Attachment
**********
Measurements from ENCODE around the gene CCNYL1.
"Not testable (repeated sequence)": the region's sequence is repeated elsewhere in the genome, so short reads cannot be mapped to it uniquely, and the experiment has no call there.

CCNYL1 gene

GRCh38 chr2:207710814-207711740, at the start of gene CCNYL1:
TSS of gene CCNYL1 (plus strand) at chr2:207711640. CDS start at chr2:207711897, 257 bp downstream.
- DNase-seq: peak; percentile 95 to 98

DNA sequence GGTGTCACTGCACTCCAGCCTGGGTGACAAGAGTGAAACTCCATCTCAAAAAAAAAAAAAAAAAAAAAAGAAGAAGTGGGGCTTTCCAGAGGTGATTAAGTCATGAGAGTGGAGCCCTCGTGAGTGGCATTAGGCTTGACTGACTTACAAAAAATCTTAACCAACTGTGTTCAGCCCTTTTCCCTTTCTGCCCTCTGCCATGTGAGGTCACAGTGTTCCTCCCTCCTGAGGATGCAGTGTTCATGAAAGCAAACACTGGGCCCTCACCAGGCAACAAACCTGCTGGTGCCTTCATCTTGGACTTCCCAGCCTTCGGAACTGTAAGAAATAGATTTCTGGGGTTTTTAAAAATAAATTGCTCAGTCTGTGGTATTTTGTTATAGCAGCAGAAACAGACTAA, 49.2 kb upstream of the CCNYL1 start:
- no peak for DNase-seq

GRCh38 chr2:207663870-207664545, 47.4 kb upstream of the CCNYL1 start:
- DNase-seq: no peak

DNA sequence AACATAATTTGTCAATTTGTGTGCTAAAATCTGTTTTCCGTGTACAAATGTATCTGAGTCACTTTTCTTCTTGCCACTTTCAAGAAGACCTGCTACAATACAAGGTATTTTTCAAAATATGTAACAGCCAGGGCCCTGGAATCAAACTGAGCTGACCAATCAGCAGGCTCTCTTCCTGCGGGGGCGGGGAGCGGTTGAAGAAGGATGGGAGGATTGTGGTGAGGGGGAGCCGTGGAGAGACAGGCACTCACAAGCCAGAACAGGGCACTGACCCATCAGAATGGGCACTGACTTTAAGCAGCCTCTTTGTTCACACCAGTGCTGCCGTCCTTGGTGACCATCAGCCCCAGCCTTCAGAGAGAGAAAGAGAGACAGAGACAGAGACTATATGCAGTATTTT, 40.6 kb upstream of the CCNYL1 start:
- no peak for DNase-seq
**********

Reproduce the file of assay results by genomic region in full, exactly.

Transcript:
Measurements from ENCODE around the gene CCNYL1.
"Not testable (repeated sequence)": the region's sequence is repeated elsewhere in the genome, so short reads cannot be mapped to it uniquely, and the experiment has no call there.

CCNYL1 gene

GRCh38 chr2:207710814-207711740, at the start of gene CCNYL1:
TSS of gene CCNYL1 (plus strand) at chr2:207711640. CDS start at chr2:207711897, 257 bp downstream.
- DNase-seq: peak; percentile 95 to 98

DNA sequence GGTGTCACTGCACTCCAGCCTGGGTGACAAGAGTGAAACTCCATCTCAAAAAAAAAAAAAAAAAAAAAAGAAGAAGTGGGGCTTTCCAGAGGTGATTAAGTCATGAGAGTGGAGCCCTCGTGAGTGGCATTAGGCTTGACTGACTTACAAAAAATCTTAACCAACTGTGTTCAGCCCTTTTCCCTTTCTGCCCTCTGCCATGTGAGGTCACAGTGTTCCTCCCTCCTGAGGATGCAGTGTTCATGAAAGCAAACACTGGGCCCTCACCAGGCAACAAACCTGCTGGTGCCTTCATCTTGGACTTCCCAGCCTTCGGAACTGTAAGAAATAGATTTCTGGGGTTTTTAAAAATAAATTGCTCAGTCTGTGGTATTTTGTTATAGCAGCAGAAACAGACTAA, 49.2 kb upstream of the CCNYL1 start:
- no peak for DNase-seq

GRCh38 chr2:207663870-207664545, 47.4 kb upstream of the CCNYL1 start:
- DNase-seq: no peak

DNA sequence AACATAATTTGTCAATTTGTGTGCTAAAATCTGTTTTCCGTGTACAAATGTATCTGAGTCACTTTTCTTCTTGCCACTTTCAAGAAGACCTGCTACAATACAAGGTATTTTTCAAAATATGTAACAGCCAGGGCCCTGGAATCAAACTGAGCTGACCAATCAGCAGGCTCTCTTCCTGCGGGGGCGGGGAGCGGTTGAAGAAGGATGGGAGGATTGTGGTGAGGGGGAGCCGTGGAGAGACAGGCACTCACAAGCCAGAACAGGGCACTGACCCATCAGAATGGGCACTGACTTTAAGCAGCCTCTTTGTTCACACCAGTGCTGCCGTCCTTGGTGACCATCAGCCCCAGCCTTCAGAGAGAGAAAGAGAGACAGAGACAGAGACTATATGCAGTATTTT, 40.6 kb upstream of the CCNYL1 start:
- no peak for DNase-seq